Big guns take over East Cape schools

Zandile Mbabela

Basic Education Minister Angie Motshekga confirmed at a meeting in East London yesterday that Cabinet had ordered that the provincial department be placed under national administration.
She said a team of top officials from the department would be dispatched to the Eastern Cape. The composition of the team – which will work together with the provincial leadership – would be announced soon.

However, it was established last night that it would be led by the national department‘s director-general, Bobby Soobrayan.

“The minister will be checking our progress every two weeks – it will be an ongoing engagement with the team I‘m leading,” Soobrayan said last night. “I‘ll be visiting the province often – as frequently as possible and as is necessary.”

Motshekga said the decision to intervene was taken after discussions with Premier Noxolo Kiviet, Education MEC Mandla Makupula and the ANC, who had agreed the national department should intervene and “remediate the situation faced by the (provincial education) department”.
Motshekga said Cabinet had ordered that Section 100 of the Constitution be used to provide the constitutional and legal authority for the intervention.

Makapula and superintendent-general Modidima Mannya would retain their authority. “The province remains the key pillar of service provision and the intervention is not intended to displace the sphere of government,” she said.

Motshekga said the intervention was intended to fast-track progress on the turnaround plan submitted by the provincial department to address the province‘s educational needs.

“We will be working together (with the MEC and SG) within the frame of co- operative governance where we are also consulting with the premier (Kiviet) and committing to a long-term relationship of constant interaction to quickly deal with the problems.”

Motshekga said the issue of school nutrition had been resolved and, according to Makapula, the programme resumed on Tuesday.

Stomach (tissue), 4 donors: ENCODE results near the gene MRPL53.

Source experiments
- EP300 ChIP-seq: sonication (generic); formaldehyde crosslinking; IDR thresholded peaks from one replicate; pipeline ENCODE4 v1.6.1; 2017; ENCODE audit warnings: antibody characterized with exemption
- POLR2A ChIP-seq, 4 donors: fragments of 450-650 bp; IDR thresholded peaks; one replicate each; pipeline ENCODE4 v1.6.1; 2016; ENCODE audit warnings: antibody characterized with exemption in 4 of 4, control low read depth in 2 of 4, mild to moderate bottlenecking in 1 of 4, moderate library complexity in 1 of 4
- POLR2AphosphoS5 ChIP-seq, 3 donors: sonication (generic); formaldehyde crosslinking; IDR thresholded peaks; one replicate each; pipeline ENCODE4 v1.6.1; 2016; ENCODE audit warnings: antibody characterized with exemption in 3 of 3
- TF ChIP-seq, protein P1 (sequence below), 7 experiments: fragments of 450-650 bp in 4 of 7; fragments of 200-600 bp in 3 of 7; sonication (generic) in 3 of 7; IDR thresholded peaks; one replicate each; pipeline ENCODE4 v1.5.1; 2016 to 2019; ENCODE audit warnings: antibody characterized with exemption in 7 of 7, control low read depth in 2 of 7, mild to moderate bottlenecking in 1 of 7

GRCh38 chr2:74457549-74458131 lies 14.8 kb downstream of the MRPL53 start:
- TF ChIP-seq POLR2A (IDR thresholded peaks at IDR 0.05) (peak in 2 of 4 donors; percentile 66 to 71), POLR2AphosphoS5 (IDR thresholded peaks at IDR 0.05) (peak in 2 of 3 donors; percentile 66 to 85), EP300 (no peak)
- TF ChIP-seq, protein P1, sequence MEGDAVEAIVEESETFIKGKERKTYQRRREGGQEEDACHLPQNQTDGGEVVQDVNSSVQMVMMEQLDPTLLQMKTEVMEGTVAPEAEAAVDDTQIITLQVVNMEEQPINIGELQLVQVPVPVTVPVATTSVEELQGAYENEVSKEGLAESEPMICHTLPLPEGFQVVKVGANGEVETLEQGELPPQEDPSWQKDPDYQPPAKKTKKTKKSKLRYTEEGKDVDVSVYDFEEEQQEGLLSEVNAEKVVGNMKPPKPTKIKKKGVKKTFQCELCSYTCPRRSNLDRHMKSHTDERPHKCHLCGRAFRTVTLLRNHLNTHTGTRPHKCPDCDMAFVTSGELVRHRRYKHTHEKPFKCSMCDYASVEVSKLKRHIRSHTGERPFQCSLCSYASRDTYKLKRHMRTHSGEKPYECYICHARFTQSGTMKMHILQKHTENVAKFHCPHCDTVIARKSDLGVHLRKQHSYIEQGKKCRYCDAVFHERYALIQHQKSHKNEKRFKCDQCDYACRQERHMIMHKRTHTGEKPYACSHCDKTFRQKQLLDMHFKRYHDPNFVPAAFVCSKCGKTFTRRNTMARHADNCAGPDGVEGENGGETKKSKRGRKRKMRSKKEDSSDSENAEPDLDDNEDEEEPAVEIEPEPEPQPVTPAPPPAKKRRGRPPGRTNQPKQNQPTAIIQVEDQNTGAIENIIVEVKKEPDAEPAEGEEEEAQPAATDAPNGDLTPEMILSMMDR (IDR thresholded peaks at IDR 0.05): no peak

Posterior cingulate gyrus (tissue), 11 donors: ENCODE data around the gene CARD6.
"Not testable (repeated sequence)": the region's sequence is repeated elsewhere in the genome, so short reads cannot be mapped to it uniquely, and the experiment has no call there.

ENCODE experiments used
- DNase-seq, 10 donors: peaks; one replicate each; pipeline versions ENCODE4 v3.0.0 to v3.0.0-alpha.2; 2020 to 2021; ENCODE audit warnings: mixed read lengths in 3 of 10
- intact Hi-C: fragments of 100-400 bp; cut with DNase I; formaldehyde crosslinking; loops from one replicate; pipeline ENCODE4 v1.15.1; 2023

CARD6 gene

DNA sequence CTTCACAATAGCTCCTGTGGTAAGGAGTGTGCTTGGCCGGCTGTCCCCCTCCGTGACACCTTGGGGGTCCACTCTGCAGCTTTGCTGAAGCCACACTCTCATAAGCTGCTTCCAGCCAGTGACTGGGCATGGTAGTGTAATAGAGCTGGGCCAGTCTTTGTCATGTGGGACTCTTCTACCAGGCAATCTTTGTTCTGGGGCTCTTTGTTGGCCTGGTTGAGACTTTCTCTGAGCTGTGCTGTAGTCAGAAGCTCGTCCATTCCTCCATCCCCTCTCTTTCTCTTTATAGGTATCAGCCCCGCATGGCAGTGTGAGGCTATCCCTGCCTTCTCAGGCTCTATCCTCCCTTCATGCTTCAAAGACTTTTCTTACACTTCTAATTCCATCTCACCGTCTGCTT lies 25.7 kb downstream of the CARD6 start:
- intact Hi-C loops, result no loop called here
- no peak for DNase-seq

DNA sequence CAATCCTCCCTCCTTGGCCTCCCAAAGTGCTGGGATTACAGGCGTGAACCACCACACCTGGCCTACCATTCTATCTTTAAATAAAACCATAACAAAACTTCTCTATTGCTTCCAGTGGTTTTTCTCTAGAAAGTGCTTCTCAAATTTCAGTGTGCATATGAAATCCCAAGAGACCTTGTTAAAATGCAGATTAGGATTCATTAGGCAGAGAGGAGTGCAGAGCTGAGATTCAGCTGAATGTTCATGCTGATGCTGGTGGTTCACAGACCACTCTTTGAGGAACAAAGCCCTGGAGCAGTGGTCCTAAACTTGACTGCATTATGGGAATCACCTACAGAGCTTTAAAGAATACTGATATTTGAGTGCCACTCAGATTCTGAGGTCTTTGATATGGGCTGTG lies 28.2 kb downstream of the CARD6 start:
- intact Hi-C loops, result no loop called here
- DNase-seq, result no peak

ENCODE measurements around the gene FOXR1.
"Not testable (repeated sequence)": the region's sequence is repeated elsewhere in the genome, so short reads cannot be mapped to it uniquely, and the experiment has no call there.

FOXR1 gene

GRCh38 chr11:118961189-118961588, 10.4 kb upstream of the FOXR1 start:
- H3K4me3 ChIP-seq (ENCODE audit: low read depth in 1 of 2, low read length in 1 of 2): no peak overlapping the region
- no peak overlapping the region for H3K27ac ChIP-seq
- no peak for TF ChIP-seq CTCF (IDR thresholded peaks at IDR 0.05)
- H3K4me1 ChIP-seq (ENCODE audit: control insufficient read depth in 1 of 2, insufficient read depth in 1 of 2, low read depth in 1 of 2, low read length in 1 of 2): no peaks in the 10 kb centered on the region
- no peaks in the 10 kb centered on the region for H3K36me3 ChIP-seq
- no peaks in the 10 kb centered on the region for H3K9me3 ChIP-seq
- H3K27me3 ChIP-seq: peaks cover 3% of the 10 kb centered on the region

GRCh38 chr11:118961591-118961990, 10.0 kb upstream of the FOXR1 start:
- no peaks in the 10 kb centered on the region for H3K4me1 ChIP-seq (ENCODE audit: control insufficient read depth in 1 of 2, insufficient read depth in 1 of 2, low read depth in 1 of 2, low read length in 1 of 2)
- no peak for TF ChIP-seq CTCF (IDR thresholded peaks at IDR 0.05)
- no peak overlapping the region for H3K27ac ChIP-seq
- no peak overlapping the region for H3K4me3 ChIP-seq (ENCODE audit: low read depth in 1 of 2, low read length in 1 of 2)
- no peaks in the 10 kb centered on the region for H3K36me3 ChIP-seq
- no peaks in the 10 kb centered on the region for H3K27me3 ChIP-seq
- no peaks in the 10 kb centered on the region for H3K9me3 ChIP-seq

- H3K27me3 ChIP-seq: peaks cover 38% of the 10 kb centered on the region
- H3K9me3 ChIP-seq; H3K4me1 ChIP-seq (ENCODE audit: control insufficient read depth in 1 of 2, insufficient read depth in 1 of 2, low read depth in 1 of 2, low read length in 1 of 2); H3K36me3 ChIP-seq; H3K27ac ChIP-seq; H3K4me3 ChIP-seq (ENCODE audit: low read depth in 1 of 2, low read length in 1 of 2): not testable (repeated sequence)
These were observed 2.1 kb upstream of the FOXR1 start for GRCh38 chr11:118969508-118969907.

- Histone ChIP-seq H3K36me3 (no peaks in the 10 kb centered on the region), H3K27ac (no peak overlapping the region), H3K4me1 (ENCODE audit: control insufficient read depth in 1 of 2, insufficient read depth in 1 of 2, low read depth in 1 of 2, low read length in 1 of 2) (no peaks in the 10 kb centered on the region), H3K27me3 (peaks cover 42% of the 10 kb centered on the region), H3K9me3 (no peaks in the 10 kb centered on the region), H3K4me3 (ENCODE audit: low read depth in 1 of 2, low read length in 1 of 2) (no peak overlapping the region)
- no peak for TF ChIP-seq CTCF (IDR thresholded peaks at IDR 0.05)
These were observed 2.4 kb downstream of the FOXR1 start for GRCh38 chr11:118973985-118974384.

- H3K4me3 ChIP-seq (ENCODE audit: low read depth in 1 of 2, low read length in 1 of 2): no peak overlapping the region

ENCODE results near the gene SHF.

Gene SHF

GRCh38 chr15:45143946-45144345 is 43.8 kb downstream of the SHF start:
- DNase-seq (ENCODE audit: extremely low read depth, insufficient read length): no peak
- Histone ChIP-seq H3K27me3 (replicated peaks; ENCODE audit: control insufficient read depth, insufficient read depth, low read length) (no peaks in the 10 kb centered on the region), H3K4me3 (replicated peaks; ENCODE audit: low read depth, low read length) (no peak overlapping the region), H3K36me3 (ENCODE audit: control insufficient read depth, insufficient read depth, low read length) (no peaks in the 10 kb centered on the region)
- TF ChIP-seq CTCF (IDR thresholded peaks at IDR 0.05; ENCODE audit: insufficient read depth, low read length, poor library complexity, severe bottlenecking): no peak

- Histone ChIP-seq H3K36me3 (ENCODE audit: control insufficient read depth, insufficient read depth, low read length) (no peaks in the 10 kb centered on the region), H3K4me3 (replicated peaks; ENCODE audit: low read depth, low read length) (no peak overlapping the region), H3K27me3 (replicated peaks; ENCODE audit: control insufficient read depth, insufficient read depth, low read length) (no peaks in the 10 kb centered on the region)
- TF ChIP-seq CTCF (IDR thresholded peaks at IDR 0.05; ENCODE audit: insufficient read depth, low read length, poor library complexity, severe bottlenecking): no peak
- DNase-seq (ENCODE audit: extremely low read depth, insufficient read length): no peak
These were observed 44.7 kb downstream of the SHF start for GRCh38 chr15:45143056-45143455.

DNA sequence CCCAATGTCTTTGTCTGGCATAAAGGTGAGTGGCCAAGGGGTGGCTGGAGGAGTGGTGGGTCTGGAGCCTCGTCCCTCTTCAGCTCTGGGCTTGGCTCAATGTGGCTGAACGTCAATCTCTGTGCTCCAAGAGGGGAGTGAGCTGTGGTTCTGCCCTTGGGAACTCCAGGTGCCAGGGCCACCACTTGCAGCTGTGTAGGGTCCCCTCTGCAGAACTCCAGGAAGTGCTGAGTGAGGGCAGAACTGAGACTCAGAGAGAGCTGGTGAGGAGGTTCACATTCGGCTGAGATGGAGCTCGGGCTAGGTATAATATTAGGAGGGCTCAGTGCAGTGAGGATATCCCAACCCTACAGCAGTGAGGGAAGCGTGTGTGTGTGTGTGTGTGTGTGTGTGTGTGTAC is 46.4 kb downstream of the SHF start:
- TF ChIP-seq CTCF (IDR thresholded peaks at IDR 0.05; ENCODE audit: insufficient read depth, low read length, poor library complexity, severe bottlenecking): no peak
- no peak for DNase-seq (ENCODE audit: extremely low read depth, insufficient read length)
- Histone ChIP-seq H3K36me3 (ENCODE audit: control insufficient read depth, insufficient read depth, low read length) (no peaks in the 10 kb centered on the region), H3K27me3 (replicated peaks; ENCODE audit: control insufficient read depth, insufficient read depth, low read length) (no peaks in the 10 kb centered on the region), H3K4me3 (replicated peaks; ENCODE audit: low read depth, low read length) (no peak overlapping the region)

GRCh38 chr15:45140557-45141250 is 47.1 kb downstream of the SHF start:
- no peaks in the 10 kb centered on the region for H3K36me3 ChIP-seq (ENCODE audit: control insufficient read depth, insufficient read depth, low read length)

The department was still looking into the reinstatement of temporary teachers whose contracts were terminated, she said. The matter is currently before the Bhisho High Court, with the department appealing a decision to have all 6000 axed teachers reinstated, saying it would not be possible to take all of them back.

According to Motshekga, some of the teachers were not qualified and should therefore not be reinstated.

“Our target is to ensure there is a teacher in front of every class, but we are first going to check on our existing pool of teachers. Some of those teachers were maybe students who could not find work and have degrees but no formal teacher training or qualification.”

Last night, lawyer Mike Randell, who is arguing the case for the 6000 substitute teachers to be reinstated, said the latest move was irrelevant. “I can‘t see that a decision by national government to substitute itself for the department would impact on an existing court order.”

The department has applied for leave to appeal against the initial order by Judge Jannie Eksteen to reinstate the teachers. The Bhisho High Court will hear the department‘s case, and Randell‘s counter-application to have the order implemented, today.

DA MPL Edmund van Vuuren said the Cabinet‘s decision to intervene was the right move.
Makapula said: “Financial resources have always been a problem in terms of the manner in which they are managed, so we definitely welcome the direction offered from above.”

Motshekga said there was no specified time frame for the intervention and that they would be in the province “as long as it takes”.

Additional reporting by Sapa

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